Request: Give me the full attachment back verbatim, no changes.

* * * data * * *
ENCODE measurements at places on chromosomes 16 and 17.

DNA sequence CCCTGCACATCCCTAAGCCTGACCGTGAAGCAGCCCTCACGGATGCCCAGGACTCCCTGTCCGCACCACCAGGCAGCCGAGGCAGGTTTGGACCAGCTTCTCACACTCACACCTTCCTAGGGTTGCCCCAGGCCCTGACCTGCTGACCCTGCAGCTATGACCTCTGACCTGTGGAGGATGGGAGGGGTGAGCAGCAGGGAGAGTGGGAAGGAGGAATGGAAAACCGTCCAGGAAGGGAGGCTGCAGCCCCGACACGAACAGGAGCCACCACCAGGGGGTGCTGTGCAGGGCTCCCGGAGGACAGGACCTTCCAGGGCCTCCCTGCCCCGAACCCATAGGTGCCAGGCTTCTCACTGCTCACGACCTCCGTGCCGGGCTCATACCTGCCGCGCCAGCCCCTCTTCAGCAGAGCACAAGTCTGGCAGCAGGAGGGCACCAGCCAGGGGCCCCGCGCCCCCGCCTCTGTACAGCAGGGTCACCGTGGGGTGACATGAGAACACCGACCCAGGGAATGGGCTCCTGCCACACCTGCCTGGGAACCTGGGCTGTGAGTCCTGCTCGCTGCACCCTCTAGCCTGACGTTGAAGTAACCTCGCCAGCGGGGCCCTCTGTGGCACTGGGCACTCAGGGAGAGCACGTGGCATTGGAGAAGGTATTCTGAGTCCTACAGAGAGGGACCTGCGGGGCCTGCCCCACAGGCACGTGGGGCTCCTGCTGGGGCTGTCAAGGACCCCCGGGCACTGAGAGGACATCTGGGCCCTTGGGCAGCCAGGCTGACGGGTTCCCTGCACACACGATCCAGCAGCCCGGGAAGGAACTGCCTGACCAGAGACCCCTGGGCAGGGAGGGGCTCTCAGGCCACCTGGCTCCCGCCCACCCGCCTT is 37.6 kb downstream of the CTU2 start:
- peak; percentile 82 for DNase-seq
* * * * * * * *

ENCODE measurements at places on chromosomes 16 and 17.

DNA sequence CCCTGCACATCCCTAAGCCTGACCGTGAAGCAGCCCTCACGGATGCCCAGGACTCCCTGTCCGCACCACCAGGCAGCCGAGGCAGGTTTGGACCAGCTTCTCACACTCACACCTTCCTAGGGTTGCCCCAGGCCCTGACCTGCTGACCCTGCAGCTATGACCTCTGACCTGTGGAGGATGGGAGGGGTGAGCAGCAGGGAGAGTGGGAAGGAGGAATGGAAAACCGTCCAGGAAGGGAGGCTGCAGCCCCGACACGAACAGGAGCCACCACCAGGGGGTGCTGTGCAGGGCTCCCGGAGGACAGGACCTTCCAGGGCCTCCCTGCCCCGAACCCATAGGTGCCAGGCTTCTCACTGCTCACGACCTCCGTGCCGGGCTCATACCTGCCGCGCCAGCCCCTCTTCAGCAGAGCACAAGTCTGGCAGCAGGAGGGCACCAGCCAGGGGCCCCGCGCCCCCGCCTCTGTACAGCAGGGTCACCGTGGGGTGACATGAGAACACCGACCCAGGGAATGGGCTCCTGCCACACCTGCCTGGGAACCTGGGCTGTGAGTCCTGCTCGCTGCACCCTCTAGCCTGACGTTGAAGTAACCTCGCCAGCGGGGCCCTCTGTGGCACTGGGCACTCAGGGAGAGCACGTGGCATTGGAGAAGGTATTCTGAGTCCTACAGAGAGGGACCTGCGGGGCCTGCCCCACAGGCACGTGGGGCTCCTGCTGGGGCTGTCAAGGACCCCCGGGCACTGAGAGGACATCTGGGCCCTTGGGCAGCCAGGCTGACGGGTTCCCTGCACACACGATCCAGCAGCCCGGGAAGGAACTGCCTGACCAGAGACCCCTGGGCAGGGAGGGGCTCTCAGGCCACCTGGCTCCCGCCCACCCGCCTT is 37.6 kb downstream of the CTU2 start:
- peak; percentile 82 for DNase-seq